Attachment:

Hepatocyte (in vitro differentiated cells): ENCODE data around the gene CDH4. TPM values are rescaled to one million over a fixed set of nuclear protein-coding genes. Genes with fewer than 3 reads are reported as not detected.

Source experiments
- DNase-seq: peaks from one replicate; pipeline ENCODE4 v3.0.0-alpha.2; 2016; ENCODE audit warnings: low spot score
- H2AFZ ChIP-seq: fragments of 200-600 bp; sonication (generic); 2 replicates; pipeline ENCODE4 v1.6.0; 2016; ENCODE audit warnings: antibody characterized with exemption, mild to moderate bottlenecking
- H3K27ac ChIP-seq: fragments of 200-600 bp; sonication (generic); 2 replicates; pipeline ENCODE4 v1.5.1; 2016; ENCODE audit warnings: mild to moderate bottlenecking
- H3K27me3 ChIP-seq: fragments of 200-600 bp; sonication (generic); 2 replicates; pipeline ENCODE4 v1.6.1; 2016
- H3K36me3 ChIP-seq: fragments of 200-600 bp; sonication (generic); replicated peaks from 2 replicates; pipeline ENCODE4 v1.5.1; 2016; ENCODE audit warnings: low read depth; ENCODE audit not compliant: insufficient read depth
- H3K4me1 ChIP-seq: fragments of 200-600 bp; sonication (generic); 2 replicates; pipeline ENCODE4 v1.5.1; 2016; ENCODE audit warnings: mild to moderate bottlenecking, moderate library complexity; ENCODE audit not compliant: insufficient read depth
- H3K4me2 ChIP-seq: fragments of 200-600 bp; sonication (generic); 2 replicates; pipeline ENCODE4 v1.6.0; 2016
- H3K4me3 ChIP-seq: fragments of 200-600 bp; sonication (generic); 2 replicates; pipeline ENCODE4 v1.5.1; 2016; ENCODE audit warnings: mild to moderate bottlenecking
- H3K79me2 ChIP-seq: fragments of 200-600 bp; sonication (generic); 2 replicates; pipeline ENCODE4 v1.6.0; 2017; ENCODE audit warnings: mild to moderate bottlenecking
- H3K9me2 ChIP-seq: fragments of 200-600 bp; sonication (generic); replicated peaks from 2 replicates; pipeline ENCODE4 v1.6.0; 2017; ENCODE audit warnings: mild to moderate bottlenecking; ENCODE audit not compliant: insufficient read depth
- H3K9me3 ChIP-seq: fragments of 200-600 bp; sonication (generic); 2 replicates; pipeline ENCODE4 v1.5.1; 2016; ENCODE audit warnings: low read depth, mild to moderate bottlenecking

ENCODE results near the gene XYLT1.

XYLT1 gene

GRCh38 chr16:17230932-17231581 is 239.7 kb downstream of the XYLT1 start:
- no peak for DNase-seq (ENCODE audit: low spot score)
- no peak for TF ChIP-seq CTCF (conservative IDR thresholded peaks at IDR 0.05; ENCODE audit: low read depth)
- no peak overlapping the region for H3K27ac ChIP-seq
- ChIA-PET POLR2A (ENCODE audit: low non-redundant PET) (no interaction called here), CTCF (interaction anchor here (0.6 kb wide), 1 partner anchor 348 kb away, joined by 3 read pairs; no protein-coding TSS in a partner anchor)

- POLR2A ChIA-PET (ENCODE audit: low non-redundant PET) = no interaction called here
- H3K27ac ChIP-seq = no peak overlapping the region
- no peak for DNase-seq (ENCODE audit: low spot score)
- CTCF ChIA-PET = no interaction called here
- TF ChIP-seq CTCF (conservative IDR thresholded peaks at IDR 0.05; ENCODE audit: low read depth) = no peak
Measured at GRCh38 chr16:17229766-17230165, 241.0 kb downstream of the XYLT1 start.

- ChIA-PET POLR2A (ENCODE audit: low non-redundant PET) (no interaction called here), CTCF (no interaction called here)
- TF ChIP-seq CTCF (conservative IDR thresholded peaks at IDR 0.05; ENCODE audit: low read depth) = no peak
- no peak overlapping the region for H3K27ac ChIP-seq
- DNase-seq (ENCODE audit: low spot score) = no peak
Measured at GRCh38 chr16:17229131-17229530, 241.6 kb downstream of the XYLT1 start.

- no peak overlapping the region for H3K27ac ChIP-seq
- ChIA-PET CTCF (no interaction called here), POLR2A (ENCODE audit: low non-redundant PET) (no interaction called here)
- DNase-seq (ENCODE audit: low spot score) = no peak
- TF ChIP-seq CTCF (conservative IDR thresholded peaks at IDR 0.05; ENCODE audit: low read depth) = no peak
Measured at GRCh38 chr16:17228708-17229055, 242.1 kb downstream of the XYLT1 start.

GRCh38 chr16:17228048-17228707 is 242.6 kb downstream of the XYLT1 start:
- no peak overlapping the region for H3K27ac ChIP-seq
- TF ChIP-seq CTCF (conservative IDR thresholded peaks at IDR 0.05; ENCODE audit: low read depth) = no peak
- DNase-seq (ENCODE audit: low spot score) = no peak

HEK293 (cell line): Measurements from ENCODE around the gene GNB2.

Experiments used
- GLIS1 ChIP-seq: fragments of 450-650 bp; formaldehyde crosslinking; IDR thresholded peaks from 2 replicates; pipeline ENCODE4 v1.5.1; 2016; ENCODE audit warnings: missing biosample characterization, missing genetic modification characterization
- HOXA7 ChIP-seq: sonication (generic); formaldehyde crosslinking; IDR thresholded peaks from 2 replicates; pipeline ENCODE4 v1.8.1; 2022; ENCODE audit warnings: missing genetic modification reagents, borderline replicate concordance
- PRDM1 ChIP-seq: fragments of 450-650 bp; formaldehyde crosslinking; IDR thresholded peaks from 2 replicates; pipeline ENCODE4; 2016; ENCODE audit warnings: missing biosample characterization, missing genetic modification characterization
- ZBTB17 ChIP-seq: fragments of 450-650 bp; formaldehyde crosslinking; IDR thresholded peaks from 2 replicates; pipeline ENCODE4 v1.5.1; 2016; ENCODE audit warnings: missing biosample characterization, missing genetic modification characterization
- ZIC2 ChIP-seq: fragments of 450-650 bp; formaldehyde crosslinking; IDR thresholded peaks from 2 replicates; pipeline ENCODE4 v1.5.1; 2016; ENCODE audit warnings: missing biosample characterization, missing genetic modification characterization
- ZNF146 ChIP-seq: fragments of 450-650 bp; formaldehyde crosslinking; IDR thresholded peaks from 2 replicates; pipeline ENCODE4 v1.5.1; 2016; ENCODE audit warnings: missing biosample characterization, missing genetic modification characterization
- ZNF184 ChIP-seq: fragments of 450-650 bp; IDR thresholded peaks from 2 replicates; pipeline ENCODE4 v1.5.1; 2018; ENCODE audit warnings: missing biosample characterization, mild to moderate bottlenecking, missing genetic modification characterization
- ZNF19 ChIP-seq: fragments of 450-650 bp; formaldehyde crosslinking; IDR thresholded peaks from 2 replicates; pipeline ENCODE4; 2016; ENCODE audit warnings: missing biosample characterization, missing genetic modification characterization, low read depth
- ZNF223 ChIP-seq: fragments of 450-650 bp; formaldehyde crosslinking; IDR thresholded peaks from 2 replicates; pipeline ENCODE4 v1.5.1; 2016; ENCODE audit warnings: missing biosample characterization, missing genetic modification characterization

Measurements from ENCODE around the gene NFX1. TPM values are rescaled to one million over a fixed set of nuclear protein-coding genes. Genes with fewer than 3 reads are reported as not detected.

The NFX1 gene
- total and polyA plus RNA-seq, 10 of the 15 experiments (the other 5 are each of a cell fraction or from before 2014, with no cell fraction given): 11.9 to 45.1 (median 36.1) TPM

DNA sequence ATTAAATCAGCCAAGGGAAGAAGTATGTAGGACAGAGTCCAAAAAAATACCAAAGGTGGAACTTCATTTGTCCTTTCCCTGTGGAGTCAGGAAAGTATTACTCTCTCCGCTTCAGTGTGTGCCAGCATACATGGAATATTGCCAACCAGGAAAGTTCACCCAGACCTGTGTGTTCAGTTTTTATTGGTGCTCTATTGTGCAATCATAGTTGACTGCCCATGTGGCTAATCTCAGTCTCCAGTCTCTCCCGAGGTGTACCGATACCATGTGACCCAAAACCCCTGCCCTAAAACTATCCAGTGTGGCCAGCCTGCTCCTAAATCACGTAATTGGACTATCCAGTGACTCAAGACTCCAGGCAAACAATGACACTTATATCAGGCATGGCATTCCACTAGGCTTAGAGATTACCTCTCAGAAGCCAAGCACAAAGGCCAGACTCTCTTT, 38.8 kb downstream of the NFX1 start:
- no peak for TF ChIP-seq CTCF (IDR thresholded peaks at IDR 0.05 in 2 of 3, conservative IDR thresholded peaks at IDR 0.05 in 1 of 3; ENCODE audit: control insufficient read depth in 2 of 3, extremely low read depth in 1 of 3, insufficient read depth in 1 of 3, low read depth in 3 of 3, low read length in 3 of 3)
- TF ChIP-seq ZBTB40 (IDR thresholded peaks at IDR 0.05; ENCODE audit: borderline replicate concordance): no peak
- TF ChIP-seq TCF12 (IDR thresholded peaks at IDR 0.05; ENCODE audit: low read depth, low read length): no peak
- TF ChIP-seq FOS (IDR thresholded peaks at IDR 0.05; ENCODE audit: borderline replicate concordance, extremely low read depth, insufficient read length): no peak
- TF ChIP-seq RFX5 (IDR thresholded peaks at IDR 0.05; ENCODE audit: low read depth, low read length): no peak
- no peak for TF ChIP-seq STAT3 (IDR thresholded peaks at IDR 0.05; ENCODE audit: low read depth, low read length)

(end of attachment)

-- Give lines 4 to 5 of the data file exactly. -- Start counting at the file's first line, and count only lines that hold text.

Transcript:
- H2AFZ ChIP-seq: fragments of 200-600 bp; sonication (generic); 2 replicates; pipeline ENCODE4 v1.6.0; 2016; ENCODE audit warnings: antibody characterized with exemption, mild to moderate bottlenecking
- H3K27ac ChIP-seq: fragments of 200-600 bp; sonication (generic); 2 replicates; pipeline ENCODE4 v1.5.1; 2016; ENCODE audit warnings: mild to moderate bottlenecking